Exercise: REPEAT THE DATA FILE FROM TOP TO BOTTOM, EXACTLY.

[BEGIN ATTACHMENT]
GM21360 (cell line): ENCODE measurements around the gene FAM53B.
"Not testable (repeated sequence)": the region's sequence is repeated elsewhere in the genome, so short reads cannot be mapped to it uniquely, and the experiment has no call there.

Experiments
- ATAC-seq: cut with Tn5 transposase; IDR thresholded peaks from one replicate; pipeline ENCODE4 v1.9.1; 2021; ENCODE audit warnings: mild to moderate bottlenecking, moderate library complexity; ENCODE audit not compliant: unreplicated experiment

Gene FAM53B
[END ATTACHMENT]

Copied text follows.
GM21360 (cell line): ENCODE measurements around the gene FAM53B.
"Not testable (repeated sequence)": the region's sequence is repeated elsewhere in the genome, so short reads cannot be mapped to it uniquely, and the experiment has no call there.

Experiments
- ATAC-seq: cut with Tn5 transposase; IDR thresholded peaks from one replicate; pipeline ENCODE4 v1.9.1; 2021; ENCODE audit warnings: mild to moderate bottlenecking, moderate library complexity; ENCODE audit not compliant: unreplicated experiment

Gene FAM53B